This column first appeared in The Journal print edition on 03/02/2016
We all make presumptions. It’s part of human nature and I guess we would struggle with daily life if we weren’t allowed to make them.
While a student at Leeds University in the 1980s I became involved in the Anti-Apartheid Movement. One of our activities was to organise speakers to talk about the situation in apartheid South Africa, hence each term we would book an African National Congress (ANC) speaker to come from London. As a banned organisation in South Africa and with its leadership in prison (Mandela) or in exile (Tambo) or assassinated (First), the ANC never gave out the name of anyone speaking on their behalf. Which all goes to explain why I found myself standing at the ticket barrier at Leeds railway station waiting to meet an unnamed ANC speaker off the train from London.
The train arrived, the passengers alighted and passed through the ticket barrier out into the main concourse of the station. Alas, no sign of the ANC speaker, oh dear.
Then came a tap on my shoulder. I turned.
“You were looking for a black man weren’t you?” said a voice full of humour, and there stood a short, smiling, middle aged, white man.
The speed at which my presumption was demolished was matched by the speed of my reddening face, and so it was I met Rivonia trialist and recently released political prisoner Denis Goldberg.
The Rivonia trial of 1964 saw the apartheid regime decapitate the internal leadership of the ANC. Of the eight trialists, seven, including Nelson Mandela, were black and one, Goldberg, was white. All were found guilty and probably would have hanged were it not for the intense international media coverage the trial attracted. Instead they were all sentenced to life imprisonment.
One of the many perversities of the apartheid state was separate jails for black and white prisoners. Mandela, Mbeki, Mlangeni, Kathrada, Sisulu, Motsoaledi and Mhlaba were incarcerated on the notorious Robben Island, whereas Goldberg was separated from his comrades and placed in Pretoria Central Prison, which contained only white prisoners the vast majority of whom were common criminals unlike Robben Island where they were all political prisoners.
In 1985 after 22 years in prison Goldberg was released and exiled, travelling first to see his daughter in Israel, then on to Zambia were the ANC had their headquarters in exile. After an emotional reunion with other exiled comrades he was asked by ANC leader Oliver Tambo to travel to London and work out of the ANC’s London office, hence his appearance at Leeds University, his first public appearance in the UK since his release.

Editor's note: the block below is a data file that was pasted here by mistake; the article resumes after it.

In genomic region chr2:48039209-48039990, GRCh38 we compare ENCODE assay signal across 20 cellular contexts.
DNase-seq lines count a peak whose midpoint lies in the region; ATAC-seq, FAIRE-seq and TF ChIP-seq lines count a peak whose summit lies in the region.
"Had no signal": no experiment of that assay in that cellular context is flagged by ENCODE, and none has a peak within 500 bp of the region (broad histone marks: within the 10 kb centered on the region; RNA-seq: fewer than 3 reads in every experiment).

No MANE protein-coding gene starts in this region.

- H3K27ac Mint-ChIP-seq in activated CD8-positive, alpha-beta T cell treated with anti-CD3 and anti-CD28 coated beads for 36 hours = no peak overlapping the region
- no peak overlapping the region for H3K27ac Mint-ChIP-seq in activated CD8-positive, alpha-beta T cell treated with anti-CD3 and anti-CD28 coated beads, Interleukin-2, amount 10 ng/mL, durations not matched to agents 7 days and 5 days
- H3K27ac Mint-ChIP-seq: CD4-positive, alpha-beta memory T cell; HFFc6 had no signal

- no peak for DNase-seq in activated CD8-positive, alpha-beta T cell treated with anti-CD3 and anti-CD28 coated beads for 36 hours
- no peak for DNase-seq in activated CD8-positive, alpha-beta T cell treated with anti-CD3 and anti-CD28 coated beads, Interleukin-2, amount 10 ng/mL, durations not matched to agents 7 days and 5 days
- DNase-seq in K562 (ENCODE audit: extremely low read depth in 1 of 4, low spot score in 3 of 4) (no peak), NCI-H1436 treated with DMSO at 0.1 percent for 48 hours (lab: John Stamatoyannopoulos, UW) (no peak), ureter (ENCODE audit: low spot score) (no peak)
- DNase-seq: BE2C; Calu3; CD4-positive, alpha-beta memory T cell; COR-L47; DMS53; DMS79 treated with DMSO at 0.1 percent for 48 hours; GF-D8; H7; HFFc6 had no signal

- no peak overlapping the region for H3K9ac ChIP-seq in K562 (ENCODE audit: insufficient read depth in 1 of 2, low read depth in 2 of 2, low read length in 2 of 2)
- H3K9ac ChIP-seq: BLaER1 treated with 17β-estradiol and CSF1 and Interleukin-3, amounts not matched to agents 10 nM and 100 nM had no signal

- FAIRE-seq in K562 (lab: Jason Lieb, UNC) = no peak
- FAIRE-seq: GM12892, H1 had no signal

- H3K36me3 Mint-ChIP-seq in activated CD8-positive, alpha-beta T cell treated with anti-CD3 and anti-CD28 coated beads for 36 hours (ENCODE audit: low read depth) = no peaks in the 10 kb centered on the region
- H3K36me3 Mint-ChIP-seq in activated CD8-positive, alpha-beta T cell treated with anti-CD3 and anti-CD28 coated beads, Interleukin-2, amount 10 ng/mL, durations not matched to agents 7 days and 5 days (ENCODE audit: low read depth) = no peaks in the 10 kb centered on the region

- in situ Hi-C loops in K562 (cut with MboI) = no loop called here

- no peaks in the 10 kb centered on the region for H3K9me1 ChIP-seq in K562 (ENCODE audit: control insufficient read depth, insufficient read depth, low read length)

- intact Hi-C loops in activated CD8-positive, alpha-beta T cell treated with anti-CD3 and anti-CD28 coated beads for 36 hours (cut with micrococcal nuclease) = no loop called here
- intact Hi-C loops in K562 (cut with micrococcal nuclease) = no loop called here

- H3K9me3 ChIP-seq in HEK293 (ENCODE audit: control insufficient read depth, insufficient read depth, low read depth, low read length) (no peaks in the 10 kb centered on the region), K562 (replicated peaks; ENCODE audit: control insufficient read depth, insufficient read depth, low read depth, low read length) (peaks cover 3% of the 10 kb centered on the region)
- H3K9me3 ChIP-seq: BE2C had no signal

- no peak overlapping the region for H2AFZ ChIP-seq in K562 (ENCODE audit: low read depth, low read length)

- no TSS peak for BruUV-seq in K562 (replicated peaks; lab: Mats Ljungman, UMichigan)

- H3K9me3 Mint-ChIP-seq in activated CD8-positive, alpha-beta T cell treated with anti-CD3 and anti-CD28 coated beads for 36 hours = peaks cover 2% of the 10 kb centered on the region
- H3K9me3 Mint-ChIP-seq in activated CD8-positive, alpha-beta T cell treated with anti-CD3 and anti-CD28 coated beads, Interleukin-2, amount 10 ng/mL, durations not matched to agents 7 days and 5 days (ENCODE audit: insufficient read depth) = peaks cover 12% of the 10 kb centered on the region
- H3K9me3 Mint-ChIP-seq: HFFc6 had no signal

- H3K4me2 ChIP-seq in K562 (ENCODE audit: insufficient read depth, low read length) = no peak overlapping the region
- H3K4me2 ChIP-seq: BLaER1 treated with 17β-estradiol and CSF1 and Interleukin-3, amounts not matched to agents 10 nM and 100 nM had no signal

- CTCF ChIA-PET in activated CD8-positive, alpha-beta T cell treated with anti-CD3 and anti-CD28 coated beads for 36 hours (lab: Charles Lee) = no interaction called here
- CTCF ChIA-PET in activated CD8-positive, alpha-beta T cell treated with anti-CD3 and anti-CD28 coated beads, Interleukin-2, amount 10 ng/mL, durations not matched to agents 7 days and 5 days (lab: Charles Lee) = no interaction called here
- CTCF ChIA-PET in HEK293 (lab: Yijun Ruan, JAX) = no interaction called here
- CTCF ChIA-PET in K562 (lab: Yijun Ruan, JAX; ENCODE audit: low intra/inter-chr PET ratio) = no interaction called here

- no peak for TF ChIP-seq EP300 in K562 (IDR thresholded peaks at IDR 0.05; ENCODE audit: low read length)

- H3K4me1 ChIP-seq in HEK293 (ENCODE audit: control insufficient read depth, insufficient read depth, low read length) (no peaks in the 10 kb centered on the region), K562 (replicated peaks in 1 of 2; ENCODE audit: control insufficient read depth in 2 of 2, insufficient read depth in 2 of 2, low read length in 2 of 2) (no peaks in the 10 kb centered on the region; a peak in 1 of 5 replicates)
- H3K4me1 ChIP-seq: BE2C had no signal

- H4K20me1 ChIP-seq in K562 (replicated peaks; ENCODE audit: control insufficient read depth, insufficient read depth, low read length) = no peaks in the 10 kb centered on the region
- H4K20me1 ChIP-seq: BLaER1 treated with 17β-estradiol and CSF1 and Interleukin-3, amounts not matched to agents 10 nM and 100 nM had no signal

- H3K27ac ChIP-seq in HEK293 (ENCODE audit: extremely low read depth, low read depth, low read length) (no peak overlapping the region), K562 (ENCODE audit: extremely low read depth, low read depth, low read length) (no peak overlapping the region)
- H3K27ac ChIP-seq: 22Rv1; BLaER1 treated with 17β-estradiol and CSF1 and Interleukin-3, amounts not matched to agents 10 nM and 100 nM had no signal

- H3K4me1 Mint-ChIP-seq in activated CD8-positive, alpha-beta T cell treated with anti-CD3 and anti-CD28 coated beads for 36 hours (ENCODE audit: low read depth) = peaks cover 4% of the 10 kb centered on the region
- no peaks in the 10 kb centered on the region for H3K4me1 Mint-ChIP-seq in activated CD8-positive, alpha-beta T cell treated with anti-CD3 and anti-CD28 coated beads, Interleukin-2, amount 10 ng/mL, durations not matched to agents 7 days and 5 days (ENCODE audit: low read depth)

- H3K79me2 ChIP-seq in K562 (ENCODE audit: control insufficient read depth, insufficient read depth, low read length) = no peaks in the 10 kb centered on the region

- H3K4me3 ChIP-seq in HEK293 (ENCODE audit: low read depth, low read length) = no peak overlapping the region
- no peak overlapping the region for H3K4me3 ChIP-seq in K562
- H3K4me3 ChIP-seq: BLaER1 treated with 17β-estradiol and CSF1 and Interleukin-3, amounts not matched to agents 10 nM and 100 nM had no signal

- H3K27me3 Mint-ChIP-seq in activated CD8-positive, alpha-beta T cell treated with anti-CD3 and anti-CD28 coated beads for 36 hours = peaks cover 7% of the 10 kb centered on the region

Last week the three surviving Rivoniatrailists, Goldberg, Mlangeni, and Kathradawere honoured at a special ceremony at Downing Street.
Goldberg forgave me my presumptuous faux pax although when I use to bump into him at Anti-Apartheid events in subsequent years he couldn’t resist gently pulling my leg. “Still looking for a black man?” he'd ask with a wicked grin.
In the debate around our EU membership presumptions abound. For instance, ‘Brussels is undemocratic’. Not so, the Parliament is directly elected every five years, the Council is composed of the 28 elected prime ministers of the EU member states and the Commission is 28 individuals each one nominated by their prime minister in a fairly similar way to the appointment of the Head of 10 Downing Street.
Another readily used presumption is that ‘Brussels is run by faceless bureaucrats’. I’m not sure about you but I don’t think I could name a single civil servant working in London, does that mean ‘Westminster is run by faceless bureaucrats’?
A third and final example would be that ‘Brussels has too much power’. This has been bandied about so much that the Prime Minster set up the much publicised at the time ‘Balance of Competencies Review’. After many months of investigating the matter it finally report in December 2014 that ‘the balance of power held between London and Brussels’ was about right. Another EU presumption demolished.
With the referendum on our EU membership looming we are in for a presumptuous few months so I’m very glad that Denis Goldberg inoculated me against making presumptions all those years ago.